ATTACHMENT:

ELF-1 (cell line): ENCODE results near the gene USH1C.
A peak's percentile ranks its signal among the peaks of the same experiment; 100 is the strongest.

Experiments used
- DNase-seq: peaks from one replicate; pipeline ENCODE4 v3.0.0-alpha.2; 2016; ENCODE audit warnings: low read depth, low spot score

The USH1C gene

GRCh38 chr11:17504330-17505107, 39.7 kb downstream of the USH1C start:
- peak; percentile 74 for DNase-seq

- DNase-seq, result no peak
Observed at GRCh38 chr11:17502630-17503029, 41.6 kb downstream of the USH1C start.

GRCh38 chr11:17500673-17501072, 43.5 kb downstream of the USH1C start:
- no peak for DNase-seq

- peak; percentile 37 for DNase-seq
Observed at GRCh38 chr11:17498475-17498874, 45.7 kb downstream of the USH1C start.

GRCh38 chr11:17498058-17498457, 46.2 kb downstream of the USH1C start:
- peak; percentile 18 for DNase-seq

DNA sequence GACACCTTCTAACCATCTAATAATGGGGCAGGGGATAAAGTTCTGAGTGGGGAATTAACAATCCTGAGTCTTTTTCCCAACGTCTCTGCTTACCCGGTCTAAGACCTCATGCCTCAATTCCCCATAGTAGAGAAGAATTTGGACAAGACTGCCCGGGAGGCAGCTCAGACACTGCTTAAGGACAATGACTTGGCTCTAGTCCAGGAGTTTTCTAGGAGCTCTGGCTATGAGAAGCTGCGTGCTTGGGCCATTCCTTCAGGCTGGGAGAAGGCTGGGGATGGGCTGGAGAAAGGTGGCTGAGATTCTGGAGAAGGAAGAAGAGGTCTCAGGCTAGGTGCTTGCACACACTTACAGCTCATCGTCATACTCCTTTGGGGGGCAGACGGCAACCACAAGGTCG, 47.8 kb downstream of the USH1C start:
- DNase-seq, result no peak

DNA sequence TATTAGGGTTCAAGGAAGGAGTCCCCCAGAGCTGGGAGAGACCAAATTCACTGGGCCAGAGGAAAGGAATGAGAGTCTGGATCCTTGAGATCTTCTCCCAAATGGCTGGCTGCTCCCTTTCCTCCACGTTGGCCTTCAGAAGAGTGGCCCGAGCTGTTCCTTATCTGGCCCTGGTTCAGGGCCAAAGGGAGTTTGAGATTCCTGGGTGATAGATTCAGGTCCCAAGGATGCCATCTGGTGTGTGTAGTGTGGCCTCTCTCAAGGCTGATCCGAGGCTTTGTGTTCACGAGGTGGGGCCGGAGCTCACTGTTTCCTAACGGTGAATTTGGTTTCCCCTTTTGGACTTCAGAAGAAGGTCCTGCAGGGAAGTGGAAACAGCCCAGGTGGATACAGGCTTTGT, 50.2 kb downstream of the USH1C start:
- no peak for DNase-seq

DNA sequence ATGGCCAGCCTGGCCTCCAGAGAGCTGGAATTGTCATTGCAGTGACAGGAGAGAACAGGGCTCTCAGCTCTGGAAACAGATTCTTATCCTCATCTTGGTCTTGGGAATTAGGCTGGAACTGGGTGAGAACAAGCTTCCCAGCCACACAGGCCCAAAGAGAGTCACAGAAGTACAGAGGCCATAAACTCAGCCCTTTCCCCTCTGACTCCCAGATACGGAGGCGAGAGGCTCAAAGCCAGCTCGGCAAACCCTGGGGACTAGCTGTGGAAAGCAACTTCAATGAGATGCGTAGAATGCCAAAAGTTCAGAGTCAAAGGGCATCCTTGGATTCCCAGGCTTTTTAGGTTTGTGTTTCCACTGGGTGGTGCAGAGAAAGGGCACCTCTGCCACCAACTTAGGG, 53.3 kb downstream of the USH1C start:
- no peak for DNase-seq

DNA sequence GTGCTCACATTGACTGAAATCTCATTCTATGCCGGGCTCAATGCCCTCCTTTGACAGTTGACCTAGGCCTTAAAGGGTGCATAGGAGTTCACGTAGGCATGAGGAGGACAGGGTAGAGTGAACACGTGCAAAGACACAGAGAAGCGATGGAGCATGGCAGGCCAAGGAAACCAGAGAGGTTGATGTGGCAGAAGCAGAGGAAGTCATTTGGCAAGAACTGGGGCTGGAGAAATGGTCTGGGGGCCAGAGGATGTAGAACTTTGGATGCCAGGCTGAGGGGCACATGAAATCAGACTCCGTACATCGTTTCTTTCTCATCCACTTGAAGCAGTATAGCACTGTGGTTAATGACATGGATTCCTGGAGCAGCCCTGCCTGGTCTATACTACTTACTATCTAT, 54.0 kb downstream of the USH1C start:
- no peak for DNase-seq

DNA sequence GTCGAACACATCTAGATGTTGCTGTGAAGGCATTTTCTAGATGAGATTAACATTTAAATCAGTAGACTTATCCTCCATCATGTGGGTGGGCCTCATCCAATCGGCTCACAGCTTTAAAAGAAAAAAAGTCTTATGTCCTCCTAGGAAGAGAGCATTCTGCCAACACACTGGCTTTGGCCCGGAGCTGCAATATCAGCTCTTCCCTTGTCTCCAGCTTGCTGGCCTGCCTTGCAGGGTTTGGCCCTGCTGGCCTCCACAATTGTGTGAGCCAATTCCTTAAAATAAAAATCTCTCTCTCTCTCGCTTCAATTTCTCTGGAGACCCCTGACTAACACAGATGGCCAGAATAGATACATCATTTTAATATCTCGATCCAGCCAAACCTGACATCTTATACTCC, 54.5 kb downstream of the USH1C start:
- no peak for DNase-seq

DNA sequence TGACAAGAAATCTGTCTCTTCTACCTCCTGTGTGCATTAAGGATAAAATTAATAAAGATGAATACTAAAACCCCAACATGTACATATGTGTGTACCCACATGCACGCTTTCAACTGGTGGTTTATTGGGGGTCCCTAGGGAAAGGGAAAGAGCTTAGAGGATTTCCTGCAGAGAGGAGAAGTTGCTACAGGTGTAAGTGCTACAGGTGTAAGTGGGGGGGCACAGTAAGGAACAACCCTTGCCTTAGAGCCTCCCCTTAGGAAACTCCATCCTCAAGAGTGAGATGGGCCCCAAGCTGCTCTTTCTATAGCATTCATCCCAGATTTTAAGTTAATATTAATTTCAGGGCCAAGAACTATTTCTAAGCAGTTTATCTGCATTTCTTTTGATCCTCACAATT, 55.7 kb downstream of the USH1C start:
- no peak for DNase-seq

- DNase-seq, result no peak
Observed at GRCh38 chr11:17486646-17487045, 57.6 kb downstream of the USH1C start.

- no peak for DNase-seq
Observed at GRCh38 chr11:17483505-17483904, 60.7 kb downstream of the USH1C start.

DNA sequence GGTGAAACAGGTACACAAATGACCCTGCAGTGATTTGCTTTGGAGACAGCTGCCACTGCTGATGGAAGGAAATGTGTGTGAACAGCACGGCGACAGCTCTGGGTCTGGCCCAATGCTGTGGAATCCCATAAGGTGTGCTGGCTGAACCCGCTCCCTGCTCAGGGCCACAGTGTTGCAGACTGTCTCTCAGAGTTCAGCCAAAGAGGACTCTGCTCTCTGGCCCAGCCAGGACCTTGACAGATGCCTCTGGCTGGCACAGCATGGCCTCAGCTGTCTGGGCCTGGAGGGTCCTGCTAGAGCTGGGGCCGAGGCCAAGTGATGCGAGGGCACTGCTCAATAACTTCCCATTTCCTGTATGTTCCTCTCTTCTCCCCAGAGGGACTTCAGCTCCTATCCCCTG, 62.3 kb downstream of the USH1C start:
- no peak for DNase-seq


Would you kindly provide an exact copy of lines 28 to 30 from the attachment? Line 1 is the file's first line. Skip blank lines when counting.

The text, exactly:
- DNase-seq, result no peak
Observed at GRCh38 chr11:17486646-17487045, 57.6 kb downstream of the USH1C start.

- no peak for DNase-seq